Despite “The Vigil’s” small impact on genre aficionados in 2019, the history of Jewish horror films remains sparse. Adding a page to this collection is “The Offering,” which has a great deal in common with its recent predecessor; it, too, is about a shape-shifting demon that preys on the living following the death and burial of its most recent host.
The film debut of English director Oliver Park is the slicker and more spectacular of the two. However, while entertaining enough, it lacks the atmospheric dread and psychological realism of its predecessor, resulting in a jump-scare-ridden device that is ultimately more corny than frightening.
On January 13, Neon division Decal will premiere the U.S. production shot in Bulgaria in more than 20 U.S. regions simultaneously with its release on digital platforms.
The introductory on-screen text describes “one fearsome female monster” found in “myths of the Near East and Europe” at least as early as the 1st century A.D., known by several names but consistently as a “child-napper.”
Then, we observe an elderly man, Yosille (Anton Trendafilov), executing a ceremony to ward off a terrible entity – poorly, as it turns out.
This sad gentleman is already on a slab in the Feinberg Funeral Home’s basement mortuary when prodigal son Art (Nick Blood) and his pregnant wife Claire arrive (Emily Wiseman).
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He is coming to Brooklyn after a period of estrangement, which was reportedly caused in part by the fact that his British wife is a “shiksa”; nonetheless, his widowed father Saul (Allan Corduner), who still operates the family business, looks ecstatic to see them both. Saul’s longtime aide Heimish (Paul Kaye), who feels Art has hidden motivations for their reunion, is less pleased.
Rather implausibly, the two older men assign Art, who has been abroad for quite some time, the task of embalming their deceased neighbor, which must begin with the removal of the murderous knife still lodged in his sternum.
Art is captivated by an amulet around the corpse’s neck, which he ruthlessly removes, oblivious to the fact that he has just released the evil from the corpse, despite the fact that poltergeist-like disturbances (slamming doors, flickering lights, etc.) indicate this to be the case. It does not take long for Claire to begin having disturbing visions or for Art to begin carving esoteric symbols all over the place while in a trance.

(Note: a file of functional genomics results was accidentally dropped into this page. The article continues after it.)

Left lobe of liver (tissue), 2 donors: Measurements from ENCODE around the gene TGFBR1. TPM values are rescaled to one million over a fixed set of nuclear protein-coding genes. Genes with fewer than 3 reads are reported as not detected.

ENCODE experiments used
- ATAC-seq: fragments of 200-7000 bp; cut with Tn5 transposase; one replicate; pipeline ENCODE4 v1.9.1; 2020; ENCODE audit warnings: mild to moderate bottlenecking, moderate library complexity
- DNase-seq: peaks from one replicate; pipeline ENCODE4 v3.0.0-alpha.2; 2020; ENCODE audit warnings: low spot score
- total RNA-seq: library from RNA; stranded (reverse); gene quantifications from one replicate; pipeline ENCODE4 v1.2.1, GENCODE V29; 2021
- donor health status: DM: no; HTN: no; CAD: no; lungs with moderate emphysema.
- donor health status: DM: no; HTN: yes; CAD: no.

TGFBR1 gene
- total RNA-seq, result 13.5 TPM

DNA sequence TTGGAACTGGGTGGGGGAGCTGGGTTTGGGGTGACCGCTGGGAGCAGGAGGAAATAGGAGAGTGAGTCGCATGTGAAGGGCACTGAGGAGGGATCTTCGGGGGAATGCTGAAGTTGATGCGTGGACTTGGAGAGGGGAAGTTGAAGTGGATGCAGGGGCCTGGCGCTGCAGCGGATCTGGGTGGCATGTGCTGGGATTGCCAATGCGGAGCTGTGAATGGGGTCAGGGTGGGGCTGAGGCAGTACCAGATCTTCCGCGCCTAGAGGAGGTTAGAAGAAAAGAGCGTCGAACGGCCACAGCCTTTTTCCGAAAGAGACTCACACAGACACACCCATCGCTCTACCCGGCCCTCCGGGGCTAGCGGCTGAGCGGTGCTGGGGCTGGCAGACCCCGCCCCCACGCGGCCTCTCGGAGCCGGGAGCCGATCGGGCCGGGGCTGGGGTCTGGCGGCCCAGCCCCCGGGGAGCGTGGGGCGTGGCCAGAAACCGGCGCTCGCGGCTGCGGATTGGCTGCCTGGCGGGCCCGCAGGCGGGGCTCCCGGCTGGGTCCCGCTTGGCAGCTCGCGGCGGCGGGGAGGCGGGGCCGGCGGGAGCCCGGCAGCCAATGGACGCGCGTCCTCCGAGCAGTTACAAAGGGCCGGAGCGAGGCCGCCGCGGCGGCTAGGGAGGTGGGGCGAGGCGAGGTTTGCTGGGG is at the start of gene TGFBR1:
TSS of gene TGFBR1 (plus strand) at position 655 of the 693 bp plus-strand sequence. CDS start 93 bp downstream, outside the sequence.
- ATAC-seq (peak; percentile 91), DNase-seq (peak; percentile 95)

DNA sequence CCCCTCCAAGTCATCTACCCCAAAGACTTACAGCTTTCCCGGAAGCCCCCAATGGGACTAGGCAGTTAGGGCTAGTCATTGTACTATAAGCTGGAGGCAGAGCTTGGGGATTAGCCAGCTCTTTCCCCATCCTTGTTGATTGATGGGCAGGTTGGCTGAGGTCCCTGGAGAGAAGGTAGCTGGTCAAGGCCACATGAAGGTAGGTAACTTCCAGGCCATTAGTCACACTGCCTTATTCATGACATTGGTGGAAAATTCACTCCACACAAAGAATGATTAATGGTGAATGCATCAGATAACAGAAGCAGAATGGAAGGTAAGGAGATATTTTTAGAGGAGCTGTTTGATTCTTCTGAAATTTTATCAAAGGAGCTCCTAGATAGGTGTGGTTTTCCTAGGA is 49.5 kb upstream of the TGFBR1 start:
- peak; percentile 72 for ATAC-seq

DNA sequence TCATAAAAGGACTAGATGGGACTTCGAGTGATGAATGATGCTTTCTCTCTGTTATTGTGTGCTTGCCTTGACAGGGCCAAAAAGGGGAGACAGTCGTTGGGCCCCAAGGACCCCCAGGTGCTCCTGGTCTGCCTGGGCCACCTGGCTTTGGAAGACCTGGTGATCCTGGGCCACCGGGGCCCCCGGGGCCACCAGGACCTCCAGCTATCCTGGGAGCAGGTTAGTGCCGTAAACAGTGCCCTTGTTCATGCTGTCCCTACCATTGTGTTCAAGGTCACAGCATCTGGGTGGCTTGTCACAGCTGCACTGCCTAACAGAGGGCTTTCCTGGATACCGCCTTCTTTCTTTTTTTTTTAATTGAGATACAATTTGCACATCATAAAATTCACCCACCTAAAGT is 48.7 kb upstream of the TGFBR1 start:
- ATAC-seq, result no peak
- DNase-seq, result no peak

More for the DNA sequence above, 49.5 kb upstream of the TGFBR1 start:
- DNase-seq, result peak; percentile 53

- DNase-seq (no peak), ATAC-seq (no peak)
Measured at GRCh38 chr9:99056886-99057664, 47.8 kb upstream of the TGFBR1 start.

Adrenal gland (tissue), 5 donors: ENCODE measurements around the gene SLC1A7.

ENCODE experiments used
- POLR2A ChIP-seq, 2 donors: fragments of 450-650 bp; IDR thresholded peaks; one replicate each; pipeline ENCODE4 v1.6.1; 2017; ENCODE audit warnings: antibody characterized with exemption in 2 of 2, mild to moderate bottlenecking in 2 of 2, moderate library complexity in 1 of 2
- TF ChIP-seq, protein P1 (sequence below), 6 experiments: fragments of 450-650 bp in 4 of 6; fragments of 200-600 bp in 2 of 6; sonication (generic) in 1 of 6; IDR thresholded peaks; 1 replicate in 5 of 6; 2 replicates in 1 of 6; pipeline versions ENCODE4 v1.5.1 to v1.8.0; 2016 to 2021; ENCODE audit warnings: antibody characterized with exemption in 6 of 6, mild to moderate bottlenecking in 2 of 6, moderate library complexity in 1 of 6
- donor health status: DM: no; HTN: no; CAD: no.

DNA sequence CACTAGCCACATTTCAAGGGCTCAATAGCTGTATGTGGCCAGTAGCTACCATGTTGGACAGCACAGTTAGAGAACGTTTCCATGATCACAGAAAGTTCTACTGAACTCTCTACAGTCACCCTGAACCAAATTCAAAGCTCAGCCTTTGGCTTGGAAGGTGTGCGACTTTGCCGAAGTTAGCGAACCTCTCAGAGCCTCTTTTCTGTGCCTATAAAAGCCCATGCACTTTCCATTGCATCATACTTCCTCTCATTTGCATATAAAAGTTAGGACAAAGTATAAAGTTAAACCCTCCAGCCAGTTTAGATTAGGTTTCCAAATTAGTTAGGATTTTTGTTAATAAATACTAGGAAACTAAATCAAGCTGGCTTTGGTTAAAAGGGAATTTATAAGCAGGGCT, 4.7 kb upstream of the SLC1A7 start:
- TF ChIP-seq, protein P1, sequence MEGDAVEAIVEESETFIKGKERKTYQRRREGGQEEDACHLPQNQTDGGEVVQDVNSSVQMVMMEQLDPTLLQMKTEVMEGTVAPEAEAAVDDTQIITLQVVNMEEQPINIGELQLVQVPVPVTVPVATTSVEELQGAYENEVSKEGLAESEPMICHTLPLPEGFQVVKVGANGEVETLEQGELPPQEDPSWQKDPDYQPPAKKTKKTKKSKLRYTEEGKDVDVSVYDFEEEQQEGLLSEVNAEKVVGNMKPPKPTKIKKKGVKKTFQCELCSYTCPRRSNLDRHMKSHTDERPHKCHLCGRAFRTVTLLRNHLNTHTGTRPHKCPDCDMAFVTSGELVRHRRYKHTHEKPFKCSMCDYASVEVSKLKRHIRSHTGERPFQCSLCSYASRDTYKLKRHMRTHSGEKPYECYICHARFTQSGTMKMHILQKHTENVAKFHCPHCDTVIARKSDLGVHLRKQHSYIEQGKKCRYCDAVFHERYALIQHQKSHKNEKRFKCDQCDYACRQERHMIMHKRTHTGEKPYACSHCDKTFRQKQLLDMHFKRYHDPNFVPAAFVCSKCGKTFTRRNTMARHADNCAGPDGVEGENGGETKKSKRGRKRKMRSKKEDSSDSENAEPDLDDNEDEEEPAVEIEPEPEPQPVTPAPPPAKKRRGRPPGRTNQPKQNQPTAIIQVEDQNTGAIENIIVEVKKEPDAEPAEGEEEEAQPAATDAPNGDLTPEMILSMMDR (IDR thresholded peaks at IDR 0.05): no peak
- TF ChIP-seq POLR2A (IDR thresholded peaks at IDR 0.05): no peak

Fear that the disappearance of a local girl (Sophia Weldon) may be related to the “curse” in which our heroes know they are entangled heightens the anxiety within the household. Infuriated Heimish also discovers that Art, the real estate agent, is in fact destitute and only came to get his father to sign away the family home/business as loan collateral.
The second half of Hank Hoffman’s screenplay, however, devolves into a chaotic heap of otherworldly dangers that rely too much on cliched “boo!” shocks, stunt action, and creature FX.
Indeed, the halfway mark has not yet been reached when we begin to see excessive amounts of the demon in question, a behemoth whose representation (it has the head of a mutant goat) would have benefited from being observed as briefly as possible, in the shadows.
Other marvels hit the nail on the head in an overly literal manner, throwing actors against walls and the like, especially at a drawn-out climax that is reminiscent of countless such scenes performed ever since “The Exorcist” was premiered 50 years ago.
Despite the relative novelty of Orthodox Jewish rather than Catholic religious foundations, this video lacks creativity and lacks the creepiness necessary to disturb viewers.
Park seems more willing to use cliche shock tactics, such as phantom ghouls leaping out of closets, than to establish the kind of uncomfortable suspense that would allow these shocks to have a stronger impact.
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This cliched haunted home vibe is not the fault of Philip Murphy’s production design or Lorenzo Senatore’s widescreen cinematography, both of which make the most of an astonishingly gloomy, nineteenth-century-looking interior. Similarly, the actors perform admirably, with the exception of a young actor whose portrayal of a smirking villain falls short.
However, their sincere efforts are undermined by the film’s general style, which trades credibility for increasingly crowded and ineffective shocks. Claire is faced with so many unpleasant surprises that it becomes difficult to believe she hasn’t already miscarried.
“The Offering” progresses at a quick pace, so it does not run the risk of becoming tedious even as its capacity to frighten diminishes.
However, it ultimately illustrates the maxim “less is more,” especially when attempting a genuine occult horror thriller. Although the overkill is humorous in its own way, especially when the last crew scroll shows a credit for “Special Effects Teeth,” it is simply excessive.
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